We should all be recycling more in our homes. Whether we’re putting plastic in the correct bin or upcycling old furniture, we’re doing out little bit to make a big difference together. Unfortunately, there area few recycling mistakes that not only waste your time — they reverse much of your good work.
Some of these mistakes don’t really matter all that much, and are simply making your life more difficult than it needs to be. But others are causing problems, and they’re negating a lot of the great work that’s being done to reduce waste and the profligate use of materials.
Here are seven common home recycling mistakes that could be counterproductive.
1. Not emptying food and drink containers
You should always remove all of the contents of a tin can, bottle or cardboard box before placing it in the recycling bin. Sauces, dairy products and various other liquids can contaminate recyclable materials and make them unfit for the recycling process. Empty everything first, and out bottles and tins to remove left-over food or drink.
2. Placing recyclables in plastic bin bags
Most recycling centres won’t entertain black bin bags — even if they’re biodegradable. Some are, and some aren’t. Deciding which is which is impossible when there are thousands to sort. If you’re sending black bags to the local refuse centre for recycling, the chances are they won’t even be opened, and nothing in them will actually be recycled.
3. Failing to remove plastic
Plastic often goes hand in hand with cardboard boxes. For example, the box from a deliver is recyclable, but the plastic tape that holds it together isn’t. Before you place card or paper in the recycling bin, remove any plastic or tape. Other examples might include the bags inside cereal boxes and the windows in envelopes. If any of these items arrive at a recycling centre, the chances are they’ll be sent straight to the regular rubbish heap.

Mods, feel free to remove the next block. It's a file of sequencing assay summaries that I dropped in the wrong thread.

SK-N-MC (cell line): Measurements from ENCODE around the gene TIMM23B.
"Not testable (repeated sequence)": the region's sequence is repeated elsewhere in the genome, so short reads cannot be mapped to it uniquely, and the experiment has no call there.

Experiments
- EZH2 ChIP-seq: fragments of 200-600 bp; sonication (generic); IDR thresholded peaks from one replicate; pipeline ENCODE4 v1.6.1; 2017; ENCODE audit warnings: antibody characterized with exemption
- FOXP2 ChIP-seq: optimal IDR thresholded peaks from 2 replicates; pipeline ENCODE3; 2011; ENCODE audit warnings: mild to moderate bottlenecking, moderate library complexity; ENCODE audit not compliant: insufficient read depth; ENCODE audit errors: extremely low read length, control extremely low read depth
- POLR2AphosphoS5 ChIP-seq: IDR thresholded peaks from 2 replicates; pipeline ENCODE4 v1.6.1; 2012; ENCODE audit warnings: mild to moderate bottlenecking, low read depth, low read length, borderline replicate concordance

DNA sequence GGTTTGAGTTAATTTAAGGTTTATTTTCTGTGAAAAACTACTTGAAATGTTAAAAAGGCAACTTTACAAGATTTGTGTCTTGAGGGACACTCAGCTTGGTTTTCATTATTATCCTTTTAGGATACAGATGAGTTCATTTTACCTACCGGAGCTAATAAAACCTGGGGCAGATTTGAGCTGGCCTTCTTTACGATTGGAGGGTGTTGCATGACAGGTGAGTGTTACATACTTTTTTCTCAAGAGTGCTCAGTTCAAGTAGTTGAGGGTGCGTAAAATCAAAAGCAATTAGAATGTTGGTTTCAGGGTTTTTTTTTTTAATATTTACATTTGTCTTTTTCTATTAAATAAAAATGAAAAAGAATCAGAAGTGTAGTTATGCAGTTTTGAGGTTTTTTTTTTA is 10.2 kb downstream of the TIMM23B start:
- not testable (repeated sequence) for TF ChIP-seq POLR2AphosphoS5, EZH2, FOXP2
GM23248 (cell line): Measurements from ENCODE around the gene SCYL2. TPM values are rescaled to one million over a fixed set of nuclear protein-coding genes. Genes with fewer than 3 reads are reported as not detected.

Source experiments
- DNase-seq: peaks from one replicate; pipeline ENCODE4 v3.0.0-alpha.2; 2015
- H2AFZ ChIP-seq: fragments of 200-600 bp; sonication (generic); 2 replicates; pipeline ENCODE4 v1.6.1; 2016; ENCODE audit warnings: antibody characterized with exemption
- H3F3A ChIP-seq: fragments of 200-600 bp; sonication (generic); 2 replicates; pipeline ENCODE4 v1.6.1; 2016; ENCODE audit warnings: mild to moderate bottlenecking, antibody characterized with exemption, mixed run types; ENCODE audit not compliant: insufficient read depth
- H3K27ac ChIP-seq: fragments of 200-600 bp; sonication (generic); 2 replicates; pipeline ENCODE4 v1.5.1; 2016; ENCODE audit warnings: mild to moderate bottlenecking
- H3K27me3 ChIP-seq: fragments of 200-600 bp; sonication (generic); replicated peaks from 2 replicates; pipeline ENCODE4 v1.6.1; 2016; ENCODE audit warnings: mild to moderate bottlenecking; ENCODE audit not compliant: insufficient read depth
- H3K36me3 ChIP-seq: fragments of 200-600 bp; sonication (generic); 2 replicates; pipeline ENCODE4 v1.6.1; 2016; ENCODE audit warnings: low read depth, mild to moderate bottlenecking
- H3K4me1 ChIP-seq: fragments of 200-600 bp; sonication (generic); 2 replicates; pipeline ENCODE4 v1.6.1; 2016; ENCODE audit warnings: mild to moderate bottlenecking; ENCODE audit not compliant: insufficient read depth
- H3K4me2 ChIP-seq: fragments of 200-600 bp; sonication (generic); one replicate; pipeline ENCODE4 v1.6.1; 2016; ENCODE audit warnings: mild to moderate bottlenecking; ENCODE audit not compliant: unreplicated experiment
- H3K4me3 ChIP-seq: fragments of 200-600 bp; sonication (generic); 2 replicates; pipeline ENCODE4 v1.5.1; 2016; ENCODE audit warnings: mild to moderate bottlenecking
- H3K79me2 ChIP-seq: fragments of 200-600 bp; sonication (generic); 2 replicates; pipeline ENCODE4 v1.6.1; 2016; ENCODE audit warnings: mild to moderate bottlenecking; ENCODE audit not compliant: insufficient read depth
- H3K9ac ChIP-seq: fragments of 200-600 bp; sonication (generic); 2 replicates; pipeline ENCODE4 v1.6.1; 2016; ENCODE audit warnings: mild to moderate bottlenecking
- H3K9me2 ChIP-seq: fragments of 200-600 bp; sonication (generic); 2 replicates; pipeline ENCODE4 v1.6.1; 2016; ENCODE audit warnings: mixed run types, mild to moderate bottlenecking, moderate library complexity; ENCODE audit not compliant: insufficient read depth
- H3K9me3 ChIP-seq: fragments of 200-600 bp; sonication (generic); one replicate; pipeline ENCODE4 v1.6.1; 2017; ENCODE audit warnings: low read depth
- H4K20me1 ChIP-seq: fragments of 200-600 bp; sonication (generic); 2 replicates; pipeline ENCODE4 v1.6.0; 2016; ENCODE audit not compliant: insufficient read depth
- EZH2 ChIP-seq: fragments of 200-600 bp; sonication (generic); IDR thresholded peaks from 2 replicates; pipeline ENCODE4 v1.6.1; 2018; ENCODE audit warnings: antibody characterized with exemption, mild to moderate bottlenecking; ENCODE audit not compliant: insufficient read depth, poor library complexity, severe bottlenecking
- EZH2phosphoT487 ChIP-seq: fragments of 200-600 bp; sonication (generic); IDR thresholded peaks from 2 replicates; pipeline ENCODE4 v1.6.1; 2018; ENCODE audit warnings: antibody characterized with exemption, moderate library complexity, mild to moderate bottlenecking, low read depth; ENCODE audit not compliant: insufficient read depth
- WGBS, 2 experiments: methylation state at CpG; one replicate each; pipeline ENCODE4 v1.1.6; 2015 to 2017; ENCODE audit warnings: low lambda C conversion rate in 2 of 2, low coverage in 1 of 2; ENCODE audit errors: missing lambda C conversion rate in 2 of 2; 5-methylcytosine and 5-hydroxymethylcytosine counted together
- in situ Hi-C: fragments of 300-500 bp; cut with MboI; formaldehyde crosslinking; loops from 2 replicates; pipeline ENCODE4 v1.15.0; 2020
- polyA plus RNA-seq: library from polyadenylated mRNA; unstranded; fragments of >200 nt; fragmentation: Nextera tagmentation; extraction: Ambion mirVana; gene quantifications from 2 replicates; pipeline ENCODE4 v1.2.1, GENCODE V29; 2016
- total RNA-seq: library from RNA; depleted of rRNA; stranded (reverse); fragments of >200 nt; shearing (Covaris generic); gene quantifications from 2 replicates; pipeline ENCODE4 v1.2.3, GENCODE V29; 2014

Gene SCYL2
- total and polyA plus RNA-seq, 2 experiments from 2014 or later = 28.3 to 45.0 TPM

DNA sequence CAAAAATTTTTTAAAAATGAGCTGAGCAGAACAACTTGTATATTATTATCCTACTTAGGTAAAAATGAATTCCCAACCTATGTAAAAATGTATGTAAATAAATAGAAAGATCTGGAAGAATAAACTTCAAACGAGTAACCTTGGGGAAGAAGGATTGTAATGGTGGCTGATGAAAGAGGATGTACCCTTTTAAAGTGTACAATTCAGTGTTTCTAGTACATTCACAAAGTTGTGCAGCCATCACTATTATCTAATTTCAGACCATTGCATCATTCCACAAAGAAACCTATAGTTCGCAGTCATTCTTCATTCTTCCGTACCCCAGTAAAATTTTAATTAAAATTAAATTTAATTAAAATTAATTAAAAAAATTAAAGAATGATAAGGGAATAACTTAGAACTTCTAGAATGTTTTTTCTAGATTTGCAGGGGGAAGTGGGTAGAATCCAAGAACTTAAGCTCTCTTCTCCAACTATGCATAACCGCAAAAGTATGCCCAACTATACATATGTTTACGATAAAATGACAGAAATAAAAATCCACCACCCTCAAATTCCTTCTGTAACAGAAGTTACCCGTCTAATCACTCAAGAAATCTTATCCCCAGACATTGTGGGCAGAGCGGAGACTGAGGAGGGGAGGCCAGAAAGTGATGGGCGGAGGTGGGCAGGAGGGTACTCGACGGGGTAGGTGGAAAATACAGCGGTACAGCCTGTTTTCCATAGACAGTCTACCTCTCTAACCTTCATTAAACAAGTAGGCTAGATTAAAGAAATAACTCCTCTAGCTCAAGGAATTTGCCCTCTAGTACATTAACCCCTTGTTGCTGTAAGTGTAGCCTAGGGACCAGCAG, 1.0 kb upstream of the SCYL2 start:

4. Recycling small items
As a simple rule of thumb, don’t recycle anything that isn’t larger than a standard post-it note. Recycling centres don’t deal with items this small, so you’re wasting your time — and the time of refuse centres. The most obvious item affected by this common mistake is the plastic bottle top.
5. Recycling coffee cups
While there are now schemes to recycle coffee cups from the major coffee shop companies, they’re limited in scope — and you usually have to take the cups back to a store. Municipal recycling centres don’t have the technology to separate the actual coffee cup from the plastic lining inside it, so they don’t recycle them. However, the lid on your cup might be recyclable. If you’re in any doubt, contact your local council or visit their website.
6. Removing labels from tin cans and jars
While you should take the time to rinse out your used tins and jars, you don’t need to waste time peeling the labels off. Glass and tin recycling facilities are designed to cope with paper labels, so save yourself some time.
7. Throwing all of your recyclables in the same bin
Depending on your local authority, you might be required to separate your recyclables. For example, some councils provide a main recycling bin, along with one or two compartments that sit inside it. One might be for paper and card, one for glass, and the other for recyclable plastics. Take the time to learn what gets recycled where. There is talk of fines being imposed for people who don’t follow the rules, so it’s best to get into good habits now.
It’s great that you’re recycling, but to maximise the effect of your efforts you have to do things properly. If you comply with all the rules, you can take satisfaction from the fact that you’re helping the planet.